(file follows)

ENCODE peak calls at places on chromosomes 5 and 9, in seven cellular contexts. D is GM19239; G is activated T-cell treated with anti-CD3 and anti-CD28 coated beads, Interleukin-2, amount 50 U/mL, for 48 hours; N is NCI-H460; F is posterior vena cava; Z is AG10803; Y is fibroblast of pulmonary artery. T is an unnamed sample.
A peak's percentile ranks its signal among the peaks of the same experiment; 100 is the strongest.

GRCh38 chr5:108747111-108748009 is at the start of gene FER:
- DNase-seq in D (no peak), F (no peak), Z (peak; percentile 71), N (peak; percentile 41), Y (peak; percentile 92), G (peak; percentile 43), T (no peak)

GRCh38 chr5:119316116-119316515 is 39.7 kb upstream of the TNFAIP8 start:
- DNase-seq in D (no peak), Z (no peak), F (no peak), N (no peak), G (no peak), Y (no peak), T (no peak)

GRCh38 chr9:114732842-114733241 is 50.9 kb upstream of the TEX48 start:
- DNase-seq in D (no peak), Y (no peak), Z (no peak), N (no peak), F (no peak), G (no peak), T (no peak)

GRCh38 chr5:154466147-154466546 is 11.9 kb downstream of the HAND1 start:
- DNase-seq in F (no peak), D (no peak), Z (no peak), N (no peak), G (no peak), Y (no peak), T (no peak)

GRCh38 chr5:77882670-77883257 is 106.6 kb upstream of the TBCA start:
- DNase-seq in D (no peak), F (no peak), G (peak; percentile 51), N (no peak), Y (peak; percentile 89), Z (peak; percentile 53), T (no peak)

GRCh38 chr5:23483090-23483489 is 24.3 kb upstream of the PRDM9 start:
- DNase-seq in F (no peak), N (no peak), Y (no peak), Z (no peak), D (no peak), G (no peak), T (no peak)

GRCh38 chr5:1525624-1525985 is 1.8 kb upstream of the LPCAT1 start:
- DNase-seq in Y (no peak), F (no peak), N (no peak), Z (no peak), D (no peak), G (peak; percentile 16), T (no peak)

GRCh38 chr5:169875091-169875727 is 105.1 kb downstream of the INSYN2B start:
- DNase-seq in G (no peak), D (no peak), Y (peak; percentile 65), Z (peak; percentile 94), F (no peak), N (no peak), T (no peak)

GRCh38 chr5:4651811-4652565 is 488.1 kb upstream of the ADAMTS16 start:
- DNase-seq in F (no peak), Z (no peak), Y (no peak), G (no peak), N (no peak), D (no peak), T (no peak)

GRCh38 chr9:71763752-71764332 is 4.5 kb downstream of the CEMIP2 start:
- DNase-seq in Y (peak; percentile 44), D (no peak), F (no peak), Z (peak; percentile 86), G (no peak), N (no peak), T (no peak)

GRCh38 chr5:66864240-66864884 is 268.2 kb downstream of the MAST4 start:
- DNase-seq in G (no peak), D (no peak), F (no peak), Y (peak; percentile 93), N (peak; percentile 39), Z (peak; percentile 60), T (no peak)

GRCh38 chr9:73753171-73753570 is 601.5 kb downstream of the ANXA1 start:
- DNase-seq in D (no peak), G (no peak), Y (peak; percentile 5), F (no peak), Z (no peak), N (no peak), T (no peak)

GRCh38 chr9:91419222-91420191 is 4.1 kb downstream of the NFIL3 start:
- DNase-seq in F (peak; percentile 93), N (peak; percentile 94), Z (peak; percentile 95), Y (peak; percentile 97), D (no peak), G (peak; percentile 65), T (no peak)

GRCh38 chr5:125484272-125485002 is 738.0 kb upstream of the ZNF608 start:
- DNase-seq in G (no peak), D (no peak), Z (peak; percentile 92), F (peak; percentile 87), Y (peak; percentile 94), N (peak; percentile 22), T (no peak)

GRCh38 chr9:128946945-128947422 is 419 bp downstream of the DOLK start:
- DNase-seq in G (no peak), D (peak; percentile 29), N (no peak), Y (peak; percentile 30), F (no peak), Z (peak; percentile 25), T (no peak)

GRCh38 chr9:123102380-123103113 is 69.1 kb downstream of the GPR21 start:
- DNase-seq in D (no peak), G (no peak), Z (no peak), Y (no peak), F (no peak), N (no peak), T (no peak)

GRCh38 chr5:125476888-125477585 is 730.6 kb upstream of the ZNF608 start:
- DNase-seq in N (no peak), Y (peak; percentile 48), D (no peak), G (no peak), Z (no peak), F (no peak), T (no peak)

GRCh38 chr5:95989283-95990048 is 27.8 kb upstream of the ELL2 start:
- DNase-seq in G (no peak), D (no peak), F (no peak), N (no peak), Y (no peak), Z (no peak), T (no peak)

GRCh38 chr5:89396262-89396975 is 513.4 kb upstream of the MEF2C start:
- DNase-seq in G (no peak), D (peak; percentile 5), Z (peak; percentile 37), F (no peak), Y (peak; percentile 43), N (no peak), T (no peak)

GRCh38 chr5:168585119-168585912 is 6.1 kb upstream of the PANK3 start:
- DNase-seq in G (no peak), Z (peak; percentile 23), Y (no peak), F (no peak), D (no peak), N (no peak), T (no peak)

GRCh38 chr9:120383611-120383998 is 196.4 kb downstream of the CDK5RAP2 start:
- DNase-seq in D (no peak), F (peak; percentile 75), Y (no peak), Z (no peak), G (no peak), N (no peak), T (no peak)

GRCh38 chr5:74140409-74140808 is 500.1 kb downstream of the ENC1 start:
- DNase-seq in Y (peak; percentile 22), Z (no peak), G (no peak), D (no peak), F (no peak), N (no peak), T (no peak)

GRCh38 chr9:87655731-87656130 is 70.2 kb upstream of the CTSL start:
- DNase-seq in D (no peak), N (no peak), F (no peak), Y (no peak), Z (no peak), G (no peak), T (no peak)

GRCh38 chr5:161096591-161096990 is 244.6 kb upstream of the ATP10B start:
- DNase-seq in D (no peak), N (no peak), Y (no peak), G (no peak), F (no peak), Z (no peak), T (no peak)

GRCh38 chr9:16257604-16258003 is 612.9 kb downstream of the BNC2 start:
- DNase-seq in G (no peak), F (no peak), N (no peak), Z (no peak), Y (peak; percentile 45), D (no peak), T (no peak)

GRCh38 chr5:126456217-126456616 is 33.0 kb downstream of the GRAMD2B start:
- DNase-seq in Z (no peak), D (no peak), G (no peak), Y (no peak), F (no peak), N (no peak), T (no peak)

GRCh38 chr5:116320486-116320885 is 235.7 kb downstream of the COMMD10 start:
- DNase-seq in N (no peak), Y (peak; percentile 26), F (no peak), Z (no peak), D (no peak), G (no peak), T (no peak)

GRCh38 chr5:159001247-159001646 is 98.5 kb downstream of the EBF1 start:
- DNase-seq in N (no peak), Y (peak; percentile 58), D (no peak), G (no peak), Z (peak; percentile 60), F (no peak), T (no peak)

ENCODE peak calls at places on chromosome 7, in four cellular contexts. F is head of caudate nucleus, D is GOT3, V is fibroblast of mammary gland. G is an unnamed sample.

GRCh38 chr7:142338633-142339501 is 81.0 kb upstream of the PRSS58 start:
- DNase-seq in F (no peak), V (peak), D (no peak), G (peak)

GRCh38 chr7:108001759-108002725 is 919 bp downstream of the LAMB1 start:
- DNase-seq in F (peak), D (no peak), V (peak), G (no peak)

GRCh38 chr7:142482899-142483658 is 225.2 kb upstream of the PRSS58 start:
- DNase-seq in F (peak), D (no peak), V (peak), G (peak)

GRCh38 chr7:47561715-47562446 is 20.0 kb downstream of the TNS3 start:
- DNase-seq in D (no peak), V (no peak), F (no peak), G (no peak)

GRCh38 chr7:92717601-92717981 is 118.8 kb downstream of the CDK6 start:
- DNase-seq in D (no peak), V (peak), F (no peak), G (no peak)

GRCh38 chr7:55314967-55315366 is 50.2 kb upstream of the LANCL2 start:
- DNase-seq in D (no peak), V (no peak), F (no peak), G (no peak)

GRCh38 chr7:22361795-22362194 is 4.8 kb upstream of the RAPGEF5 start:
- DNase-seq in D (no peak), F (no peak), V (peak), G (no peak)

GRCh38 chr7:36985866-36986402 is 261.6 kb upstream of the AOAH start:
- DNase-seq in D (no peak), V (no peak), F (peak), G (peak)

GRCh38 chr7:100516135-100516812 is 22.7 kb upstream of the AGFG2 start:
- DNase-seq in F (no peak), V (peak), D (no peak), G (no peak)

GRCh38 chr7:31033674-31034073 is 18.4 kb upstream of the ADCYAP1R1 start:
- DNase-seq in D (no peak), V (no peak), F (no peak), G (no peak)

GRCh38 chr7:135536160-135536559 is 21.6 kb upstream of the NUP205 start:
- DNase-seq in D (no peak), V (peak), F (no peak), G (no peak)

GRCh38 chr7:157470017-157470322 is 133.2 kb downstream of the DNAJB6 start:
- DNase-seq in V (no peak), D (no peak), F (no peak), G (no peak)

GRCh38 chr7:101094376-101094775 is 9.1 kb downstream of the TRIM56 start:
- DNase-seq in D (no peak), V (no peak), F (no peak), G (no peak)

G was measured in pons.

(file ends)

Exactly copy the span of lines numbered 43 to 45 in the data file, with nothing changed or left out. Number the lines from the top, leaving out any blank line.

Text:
GRCh38 chr9:120383611-120383998 is 196.4 kb downstream of the CDK5RAP2 start:
- DNase-seq in D (no peak), F (peak; percentile 75), Y (no peak), Z (no peak), G (no peak), N (no peak), T (no peak)

GRCh38 chr5:74140409-74140808 is 500.1 kb downstream of the ENC1 start: